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Saturday, November 1, 2014 | Last updated: 4:00am

Adderall abusers uninformed on risk



All across the country, students are abusing Adderall for performance’s sake. They start out thinking that it’s OK as long as they take it only once or twice.

But Adderall’s allure keeps bringing them back with the seductive high you can only get with amphetamines.

It is a Schedule II drug, which is the tightest legal control the government can place on prescription drugs. They need to realize that with each pill they take, they’re that much closer to becoming addicted.

Adderall is a widely prescribed drug for attention deficit hyperactivity disorder. According to the Food and Drug Administration, it helps patients with focus and concentration issues. With doctors’ monitoring patients can lead as normal a life as possible.

“(Adderall) makes me do work for a ridiculous amount of time,” said Rachael Sacks, a geography freshman who has ADHD. “Before, when I first started taking the drug as medication, not even once a week, I’d freak out and clean stuff. Without it, I sleep all the time, don’t get anything done and am crankier for sure.”

However, too much use can lead to abuse.

Dr. Raymond Kotwicki, the medical director at the Skyland Trail mental health treatment facility in Atlanta, told CNN Health that drugs like Adderall can “lead to psychosis, a mental disorder that includes the loss of contact with reality.”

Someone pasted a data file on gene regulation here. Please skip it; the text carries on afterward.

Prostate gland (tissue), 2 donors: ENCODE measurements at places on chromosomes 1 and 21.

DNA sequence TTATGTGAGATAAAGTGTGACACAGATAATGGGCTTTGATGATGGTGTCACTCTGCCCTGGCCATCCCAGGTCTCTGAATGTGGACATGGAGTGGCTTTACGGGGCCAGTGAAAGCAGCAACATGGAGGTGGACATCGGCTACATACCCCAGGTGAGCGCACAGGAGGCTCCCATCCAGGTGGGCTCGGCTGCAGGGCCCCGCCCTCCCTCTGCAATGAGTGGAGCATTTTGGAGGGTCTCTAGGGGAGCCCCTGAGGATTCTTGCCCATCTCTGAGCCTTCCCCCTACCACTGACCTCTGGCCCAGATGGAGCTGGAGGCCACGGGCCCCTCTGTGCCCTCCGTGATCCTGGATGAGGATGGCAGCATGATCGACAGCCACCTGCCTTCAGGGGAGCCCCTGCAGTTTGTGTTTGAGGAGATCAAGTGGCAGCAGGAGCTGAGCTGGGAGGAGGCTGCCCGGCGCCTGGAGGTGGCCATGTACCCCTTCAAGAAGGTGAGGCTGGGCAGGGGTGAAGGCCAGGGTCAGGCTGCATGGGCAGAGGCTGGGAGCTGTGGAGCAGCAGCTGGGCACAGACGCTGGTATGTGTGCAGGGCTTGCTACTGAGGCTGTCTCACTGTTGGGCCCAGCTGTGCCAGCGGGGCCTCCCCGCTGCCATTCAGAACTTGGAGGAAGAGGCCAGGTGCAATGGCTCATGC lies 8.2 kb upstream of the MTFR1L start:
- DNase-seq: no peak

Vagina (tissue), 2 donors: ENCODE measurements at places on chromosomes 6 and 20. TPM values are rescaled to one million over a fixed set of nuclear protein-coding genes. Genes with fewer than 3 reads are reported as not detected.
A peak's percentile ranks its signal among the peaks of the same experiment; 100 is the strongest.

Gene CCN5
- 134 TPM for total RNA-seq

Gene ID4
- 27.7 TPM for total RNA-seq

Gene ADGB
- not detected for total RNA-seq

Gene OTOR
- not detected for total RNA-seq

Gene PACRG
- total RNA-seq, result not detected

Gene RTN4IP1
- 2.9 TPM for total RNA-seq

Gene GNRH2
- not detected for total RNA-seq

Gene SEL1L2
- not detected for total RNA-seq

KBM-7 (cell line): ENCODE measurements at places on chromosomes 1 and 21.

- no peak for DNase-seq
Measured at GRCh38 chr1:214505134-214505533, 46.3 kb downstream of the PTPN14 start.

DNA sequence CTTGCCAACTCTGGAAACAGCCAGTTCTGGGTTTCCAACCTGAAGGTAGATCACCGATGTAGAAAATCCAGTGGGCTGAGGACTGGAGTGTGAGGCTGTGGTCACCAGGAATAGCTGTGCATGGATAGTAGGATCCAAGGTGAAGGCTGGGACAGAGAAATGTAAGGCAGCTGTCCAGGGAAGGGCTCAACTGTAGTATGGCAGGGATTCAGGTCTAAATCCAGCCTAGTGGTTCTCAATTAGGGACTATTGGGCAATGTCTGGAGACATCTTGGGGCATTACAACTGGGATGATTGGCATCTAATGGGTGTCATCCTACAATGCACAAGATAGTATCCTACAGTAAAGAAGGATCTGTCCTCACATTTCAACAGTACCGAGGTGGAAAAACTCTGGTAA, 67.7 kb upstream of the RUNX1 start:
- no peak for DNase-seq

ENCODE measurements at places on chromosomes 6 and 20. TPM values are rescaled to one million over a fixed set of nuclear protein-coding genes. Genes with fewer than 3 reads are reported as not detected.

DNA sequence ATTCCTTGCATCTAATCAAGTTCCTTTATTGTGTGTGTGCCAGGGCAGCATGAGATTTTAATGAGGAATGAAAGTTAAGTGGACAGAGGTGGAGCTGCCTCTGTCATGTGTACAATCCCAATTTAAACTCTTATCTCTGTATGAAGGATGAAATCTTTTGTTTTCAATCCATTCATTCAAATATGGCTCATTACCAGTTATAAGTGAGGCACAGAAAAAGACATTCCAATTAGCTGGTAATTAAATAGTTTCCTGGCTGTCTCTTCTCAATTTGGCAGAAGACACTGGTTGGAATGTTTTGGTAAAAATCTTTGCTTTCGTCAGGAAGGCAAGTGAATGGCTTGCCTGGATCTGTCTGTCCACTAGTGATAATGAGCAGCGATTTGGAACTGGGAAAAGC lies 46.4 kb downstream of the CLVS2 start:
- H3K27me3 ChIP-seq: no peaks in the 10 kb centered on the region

Additionally, he worries about pressure on students to be perfect, saying, “If you’re a student and you feel you are not good enough to be able to do things without the aid of external help, that’s an idea that gets reinforced that can lead to a whole bunch of different problems.”

A 2009 report by Scientific American suggests that while there are short-term benefits of the drug, long-term use could alter brain function enough to increase the risk of depression and anxiety. Young brains are particularly vulnerable because they are not fully developed until their mid-20s.

At the UA, many students admit to using Adderall when the pressure to excel becomes too much. With all the stress and pressure of doing well in school, some say that they can’t help but turn to the “smart drug.” Others feel that if they don’t take the drug they are at a disadvantage. Students are using the drug to combat term papers and finals, and they’re actually winning the battle with their “study buddy.”

Two UA students who admitted to using Adderall without a prescription said their main motivation was to focus while studying without having to drink coffee or energy drinks.

It’s unfortunate that students feel they have to resort to popping pills in order to stay competitive academically. Adderall is the steroids of academics, it’s illegal, unhealthy and users are going to pay a much bigger price than they bargained for.

The risk of dependency is too great to ignore, as the classification of the drug can attest. The long-term use of the drug can cause permanent damage to the brain. Thomas Edison said it best, “There is no substitute for hard work.”

— Cheryl Gamachi is a pre-journalism freshman. She can be reached at letters@wildcat.arizona.edu or on Twitter via @WildcatOpinions.


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